September 27, 2014

Early Autumn Morning at Great Meadows

The clear warm days and cooling nights of autumn give way to dazzling morning dew and rising vapors with each sunrise.  Some daybreaks are more bejeweled and mist shrouded than others, and this weekend I encounter one of those.  As the morning sun clears the treetops at Great Meadows on Saturday, the marsh view is softened by light fog.

Backlight accentuates thousands of drying plants and seeds along the trail edges.  Showy tick-trefoil (Desmodium canadense) seeds "Velcro" themselves to passing cattail down, making striking silhouettes against the softly focused dewy sparkles of the marsh behind.

Milk parsley (Peucedanum palustre) seeds on beautiful, umbel-shaped armatures, join the weedy tangle, promising continued vitality for this rare northern European immigrant at Great Meadows.

In the fall, spiders are particularly obvious along edges of wetlands, fields, and trails and the lowered light angles of dawn, dusk, and the season in general highlight their gossamer weavings.  This morning these dew-studded webs catch the light, creating infinite beauty along the dike trail.

As the marsh awakens, thousands of many-eyed lotus pods catch the light on their dew-dappled surfaces, evoking primal feelings as I gaze back at them.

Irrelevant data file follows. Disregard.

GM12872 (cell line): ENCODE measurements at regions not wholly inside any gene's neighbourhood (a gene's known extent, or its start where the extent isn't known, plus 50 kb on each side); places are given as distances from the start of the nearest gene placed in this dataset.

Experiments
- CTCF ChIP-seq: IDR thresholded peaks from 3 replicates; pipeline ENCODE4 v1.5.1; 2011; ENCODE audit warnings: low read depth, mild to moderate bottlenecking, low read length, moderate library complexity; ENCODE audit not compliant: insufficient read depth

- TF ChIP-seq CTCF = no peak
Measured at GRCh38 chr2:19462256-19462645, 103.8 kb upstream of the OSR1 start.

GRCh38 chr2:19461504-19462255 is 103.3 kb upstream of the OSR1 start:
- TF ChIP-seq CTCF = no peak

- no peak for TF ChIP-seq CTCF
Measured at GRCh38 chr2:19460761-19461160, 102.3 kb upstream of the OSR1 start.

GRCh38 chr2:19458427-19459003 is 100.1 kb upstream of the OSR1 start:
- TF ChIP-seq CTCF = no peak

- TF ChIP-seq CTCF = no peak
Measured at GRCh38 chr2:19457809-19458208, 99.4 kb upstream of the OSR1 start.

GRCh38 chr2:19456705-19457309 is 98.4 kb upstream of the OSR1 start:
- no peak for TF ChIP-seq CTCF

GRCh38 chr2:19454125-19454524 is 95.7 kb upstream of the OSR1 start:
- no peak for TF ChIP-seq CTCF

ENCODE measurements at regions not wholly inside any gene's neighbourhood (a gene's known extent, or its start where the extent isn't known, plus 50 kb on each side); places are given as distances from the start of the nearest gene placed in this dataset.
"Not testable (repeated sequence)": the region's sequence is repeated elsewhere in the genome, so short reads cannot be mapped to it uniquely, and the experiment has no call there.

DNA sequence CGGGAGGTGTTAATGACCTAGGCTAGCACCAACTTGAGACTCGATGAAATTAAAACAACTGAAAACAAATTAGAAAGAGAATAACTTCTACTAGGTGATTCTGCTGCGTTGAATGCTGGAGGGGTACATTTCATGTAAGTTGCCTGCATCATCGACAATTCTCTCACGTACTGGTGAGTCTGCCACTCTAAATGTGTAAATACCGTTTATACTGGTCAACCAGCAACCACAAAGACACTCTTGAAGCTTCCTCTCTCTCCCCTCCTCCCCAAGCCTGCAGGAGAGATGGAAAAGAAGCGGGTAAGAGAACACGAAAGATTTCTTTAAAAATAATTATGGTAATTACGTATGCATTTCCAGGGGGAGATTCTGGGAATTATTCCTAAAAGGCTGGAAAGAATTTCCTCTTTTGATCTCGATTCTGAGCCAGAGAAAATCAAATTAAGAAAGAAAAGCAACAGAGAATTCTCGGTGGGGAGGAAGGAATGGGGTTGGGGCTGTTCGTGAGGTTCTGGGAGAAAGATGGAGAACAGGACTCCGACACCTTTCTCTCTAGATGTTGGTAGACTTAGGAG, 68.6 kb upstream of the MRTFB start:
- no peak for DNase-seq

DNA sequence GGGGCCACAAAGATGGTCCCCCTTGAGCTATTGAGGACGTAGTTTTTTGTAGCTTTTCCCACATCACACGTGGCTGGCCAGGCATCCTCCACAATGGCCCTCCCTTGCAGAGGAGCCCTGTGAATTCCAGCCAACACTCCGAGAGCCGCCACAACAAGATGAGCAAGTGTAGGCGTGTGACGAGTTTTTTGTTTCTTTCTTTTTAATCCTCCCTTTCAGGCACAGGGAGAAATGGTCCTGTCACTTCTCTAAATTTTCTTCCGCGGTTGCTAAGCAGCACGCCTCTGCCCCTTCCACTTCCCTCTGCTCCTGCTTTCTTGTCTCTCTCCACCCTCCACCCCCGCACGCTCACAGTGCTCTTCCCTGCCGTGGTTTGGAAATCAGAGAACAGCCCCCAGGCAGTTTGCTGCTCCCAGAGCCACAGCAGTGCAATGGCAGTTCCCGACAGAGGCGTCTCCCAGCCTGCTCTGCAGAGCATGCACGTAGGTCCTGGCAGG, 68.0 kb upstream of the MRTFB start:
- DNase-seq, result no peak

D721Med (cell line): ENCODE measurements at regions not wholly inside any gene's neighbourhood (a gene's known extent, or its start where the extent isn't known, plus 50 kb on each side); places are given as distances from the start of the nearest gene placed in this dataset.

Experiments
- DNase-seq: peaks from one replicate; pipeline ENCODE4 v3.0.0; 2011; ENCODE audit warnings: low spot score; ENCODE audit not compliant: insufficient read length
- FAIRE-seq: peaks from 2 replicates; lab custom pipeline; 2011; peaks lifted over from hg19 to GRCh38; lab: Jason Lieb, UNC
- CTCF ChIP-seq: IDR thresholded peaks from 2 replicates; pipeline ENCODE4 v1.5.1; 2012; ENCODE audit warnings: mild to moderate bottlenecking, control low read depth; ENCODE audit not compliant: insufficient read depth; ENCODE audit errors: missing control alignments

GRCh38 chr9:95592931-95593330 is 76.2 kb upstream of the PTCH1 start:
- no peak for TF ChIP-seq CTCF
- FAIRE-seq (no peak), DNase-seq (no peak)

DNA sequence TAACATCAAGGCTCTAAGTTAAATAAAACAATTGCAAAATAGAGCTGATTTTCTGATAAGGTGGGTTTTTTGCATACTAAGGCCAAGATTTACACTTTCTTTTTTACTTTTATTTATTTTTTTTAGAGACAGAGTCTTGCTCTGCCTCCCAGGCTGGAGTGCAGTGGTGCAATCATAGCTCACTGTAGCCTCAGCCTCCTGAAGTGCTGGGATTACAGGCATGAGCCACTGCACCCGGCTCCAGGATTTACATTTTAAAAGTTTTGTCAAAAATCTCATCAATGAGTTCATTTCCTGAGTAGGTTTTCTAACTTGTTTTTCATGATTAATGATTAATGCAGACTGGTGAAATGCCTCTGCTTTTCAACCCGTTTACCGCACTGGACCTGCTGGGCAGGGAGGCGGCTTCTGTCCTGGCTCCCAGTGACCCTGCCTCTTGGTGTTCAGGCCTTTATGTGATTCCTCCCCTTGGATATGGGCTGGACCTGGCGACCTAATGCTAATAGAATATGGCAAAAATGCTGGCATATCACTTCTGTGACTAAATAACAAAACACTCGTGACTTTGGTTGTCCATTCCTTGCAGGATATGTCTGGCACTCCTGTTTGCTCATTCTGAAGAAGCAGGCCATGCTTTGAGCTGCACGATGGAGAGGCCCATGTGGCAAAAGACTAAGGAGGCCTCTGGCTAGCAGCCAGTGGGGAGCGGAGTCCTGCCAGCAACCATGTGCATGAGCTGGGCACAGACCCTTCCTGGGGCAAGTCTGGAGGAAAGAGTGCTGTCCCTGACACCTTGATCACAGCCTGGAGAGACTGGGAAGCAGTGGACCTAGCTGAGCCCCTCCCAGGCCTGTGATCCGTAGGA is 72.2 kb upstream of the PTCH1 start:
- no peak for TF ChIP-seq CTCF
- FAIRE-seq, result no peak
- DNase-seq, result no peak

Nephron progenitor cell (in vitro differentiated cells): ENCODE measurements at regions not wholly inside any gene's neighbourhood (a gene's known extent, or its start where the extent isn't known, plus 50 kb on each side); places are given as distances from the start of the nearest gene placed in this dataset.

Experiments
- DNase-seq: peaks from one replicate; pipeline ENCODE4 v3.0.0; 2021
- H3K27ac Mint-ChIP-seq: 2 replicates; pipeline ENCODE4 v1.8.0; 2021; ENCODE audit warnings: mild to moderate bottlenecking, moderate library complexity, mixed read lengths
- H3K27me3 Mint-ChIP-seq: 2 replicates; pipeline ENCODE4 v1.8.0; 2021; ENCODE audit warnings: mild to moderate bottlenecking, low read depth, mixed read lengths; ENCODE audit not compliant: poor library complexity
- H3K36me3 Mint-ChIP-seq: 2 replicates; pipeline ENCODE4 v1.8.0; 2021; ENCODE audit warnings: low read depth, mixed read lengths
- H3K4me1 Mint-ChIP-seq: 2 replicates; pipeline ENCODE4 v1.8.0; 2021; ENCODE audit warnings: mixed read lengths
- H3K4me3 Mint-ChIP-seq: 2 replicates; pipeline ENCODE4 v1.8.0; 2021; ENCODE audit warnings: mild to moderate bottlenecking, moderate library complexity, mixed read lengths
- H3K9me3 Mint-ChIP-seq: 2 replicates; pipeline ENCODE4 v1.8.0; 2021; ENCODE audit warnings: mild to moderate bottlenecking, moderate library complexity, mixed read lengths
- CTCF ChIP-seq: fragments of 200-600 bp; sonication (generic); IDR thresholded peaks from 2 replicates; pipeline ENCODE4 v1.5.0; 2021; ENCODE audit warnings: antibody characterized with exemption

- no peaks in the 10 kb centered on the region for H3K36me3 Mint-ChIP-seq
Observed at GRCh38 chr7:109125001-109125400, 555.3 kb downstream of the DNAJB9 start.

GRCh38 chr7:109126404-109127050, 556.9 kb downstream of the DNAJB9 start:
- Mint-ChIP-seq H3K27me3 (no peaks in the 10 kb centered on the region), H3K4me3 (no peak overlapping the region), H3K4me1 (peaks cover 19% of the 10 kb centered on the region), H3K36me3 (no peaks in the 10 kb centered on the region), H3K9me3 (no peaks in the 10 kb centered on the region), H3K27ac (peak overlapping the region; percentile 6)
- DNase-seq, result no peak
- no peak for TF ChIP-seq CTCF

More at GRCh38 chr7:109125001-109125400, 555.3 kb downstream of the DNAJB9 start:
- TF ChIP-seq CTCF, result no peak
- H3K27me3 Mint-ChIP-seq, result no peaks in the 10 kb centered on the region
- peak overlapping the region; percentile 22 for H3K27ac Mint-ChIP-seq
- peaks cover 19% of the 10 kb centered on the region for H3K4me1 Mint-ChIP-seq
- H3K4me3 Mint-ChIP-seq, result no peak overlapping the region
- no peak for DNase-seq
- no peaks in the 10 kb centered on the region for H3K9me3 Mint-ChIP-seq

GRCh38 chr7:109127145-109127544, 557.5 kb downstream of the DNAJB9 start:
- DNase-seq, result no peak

And finally, a surprise greeting from another early riser as I encounter a young Cooper's Hawk scanning the marsh from its high perch on the observation deck railing.

Much of the morning's magic melts away by 8 am as the sun climbs higher above the marsh.  Temperatures warm, surfaces dry, birds quiet, and eyes squint as autumn color becomes more vibrant across the marsh.  With sunrises coming later each morning, it will be easier to revisit these early morning wonders in the weeks ahead.

September 24, 2014

Brilliant Deceiver - Poison Sumac

Late September view of Heywood Meadow, an acidic fen in Walden Woods, with touches of orange poison sumac in the mid-ground

Poison sumac (Toxicodendron vernix) conceals itself in our local wetlands until its distinctive orange color blazes forth from bog mats and damp swampy shorelines in late September.  A more toxic relative to poison ivy, its compound leaves light up when its fruits ripen, signaling to foraging birds that another autumn feast is ready.  I've encountered poison sumac in a number of wetlands throughout Concord - Gowing's Swamp, Moore's Swamp, wetlands in Estabrook Woods, and here in Heywood Meadow, just south of Walden Pond - and expect that it thrives in many more.  It's easiest to spot when its compound, sumac leaves first emerge in spring and when it flashes its color early in the autumn foliage parade.  It's a brilliant deceiver...look but don't touch!

Poison sumac growing with tawny cotton sedge
Poison sumac's flaming color reveals its location across this boggy expanse